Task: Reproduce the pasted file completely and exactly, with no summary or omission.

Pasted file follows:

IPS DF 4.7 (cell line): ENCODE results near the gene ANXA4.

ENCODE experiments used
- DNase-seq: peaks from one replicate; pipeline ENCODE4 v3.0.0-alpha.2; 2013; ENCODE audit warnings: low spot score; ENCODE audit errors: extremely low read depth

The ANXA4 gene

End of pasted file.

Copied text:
IPS DF 4.7 (cell line): ENCODE results near the gene ANXA4.

ENCODE experiments used
- DNase-seq: peaks from one replicate; pipeline ENCODE4 v3.0.0-alpha.2; 2013; ENCODE audit warnings: low spot score; ENCODE audit errors: extremely low read depth

The ANXA4 gene